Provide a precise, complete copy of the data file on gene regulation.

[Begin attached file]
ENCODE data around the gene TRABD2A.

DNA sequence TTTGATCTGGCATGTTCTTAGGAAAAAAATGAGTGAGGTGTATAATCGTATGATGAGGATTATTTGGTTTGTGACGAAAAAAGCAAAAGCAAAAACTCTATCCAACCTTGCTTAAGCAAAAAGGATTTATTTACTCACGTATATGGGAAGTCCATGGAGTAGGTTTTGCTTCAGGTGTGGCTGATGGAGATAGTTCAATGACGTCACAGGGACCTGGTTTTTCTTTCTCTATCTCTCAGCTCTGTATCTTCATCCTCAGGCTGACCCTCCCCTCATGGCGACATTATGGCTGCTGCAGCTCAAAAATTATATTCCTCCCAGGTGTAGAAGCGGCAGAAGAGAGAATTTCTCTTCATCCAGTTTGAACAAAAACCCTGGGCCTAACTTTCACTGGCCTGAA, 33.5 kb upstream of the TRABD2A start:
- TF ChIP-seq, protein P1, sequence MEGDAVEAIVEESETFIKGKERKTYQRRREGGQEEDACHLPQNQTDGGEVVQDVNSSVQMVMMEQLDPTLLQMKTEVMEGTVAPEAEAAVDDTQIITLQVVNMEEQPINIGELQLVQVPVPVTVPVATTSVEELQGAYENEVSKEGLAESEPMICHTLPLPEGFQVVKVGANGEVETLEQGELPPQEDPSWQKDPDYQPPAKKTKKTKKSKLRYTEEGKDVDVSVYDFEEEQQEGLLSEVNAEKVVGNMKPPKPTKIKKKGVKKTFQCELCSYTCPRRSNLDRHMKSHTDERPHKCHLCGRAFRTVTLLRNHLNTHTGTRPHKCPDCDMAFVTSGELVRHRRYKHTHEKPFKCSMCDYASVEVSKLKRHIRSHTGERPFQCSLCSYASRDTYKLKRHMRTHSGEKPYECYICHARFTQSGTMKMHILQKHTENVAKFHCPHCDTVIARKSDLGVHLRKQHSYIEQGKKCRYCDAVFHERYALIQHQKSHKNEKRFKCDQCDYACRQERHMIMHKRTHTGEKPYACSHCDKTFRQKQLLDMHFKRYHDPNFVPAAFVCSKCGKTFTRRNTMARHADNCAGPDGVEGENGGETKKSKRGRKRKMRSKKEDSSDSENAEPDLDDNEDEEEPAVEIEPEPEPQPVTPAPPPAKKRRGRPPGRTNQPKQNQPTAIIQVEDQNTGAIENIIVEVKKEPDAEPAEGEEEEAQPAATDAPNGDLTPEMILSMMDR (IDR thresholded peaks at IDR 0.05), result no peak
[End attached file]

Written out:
ENCODE data around the gene TRABD2A.

DNA sequence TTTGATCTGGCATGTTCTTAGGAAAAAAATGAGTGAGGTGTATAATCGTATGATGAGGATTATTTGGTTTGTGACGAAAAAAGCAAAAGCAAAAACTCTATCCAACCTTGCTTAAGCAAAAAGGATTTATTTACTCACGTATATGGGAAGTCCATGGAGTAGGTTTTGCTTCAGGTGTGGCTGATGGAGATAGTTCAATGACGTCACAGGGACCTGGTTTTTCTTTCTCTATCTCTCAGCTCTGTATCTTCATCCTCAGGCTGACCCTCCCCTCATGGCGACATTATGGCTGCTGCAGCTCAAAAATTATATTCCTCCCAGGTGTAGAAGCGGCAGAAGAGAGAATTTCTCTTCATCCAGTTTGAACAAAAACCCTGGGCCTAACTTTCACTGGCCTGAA, 33.5 kb upstream of the TRABD2A start:
- TF ChIP-seq, protein P1, sequence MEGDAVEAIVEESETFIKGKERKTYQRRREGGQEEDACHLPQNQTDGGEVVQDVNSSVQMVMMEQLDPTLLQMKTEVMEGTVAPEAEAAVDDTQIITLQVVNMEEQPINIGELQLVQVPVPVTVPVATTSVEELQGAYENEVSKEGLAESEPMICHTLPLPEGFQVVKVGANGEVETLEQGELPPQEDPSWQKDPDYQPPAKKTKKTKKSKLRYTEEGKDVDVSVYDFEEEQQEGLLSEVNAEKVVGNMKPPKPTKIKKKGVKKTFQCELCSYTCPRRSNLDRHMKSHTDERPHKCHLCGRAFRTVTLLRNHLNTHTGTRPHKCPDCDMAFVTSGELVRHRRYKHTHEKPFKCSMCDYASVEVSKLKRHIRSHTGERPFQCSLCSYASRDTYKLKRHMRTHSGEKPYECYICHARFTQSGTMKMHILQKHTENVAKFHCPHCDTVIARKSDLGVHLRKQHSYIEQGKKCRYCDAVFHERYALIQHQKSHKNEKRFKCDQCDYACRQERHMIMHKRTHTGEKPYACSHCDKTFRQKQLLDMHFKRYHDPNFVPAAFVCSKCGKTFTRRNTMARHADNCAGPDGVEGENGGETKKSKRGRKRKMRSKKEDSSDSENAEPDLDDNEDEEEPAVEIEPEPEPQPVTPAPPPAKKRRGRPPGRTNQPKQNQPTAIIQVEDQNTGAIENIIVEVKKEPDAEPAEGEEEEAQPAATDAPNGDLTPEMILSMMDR (IDR thresholded peaks at IDR 0.05), result no peak